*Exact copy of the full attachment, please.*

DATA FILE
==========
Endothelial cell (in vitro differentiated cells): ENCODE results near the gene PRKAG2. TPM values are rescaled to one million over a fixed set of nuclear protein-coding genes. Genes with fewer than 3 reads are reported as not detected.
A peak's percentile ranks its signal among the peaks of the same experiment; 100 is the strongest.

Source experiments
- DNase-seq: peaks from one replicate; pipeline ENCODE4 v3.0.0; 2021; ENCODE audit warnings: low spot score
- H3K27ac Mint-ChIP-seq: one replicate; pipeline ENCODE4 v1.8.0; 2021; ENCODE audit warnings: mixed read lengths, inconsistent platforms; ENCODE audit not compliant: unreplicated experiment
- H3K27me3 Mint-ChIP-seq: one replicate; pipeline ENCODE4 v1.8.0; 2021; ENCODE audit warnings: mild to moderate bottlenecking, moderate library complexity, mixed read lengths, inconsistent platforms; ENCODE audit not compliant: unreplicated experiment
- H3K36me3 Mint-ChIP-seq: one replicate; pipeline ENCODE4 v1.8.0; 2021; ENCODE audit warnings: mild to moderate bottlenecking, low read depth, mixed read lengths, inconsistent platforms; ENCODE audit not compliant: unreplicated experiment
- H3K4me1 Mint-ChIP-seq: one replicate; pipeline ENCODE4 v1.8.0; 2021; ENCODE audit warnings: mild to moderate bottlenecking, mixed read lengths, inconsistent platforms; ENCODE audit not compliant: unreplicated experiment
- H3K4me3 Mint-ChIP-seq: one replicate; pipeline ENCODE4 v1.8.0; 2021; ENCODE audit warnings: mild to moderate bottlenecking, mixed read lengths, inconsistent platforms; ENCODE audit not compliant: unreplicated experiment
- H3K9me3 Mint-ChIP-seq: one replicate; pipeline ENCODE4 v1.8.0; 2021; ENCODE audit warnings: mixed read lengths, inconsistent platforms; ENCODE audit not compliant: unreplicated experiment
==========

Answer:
Endothelial cell (in vitro differentiated cells): ENCODE results near the gene PRKAG2. TPM values are rescaled to one million over a fixed set of nuclear protein-coding genes. Genes with fewer than 3 reads are reported as not detected.
A peak's percentile ranks its signal among the peaks of the same experiment; 100 is the strongest.

Source experiments
- DNase-seq: peaks from one replicate; pipeline ENCODE4 v3.0.0; 2021; ENCODE audit warnings: low spot score
- H3K27ac Mint-ChIP-seq: one replicate; pipeline ENCODE4 v1.8.0; 2021; ENCODE audit warnings: mixed read lengths, inconsistent platforms; ENCODE audit not compliant: unreplicated experiment
- H3K27me3 Mint-ChIP-seq: one replicate; pipeline ENCODE4 v1.8.0; 2021; ENCODE audit warnings: mild to moderate bottlenecking, moderate library complexity, mixed read lengths, inconsistent platforms; ENCODE audit not compliant: unreplicated experiment
- H3K36me3 Mint-ChIP-seq: one replicate; pipeline ENCODE4 v1.8.0; 2021; ENCODE audit warnings: mild to moderate bottlenecking, low read depth, mixed read lengths, inconsistent platforms; ENCODE audit not compliant: unreplicated experiment
- H3K4me1 Mint-ChIP-seq: one replicate; pipeline ENCODE4 v1.8.0; 2021; ENCODE audit warnings: mild to moderate bottlenecking, mixed read lengths, inconsistent platforms; ENCODE audit not compliant: unreplicated experiment
- H3K4me3 Mint-ChIP-seq: one replicate; pipeline ENCODE4 v1.8.0; 2021; ENCODE audit warnings: mild to moderate bottlenecking, mixed read lengths, inconsistent platforms; ENCODE audit not compliant: unreplicated experiment
- H3K9me3 Mint-ChIP-seq: one replicate; pipeline ENCODE4 v1.8.0; 2021; ENCODE audit warnings: mixed read lengths, inconsistent platforms; ENCODE audit not compliant: unreplicated experiment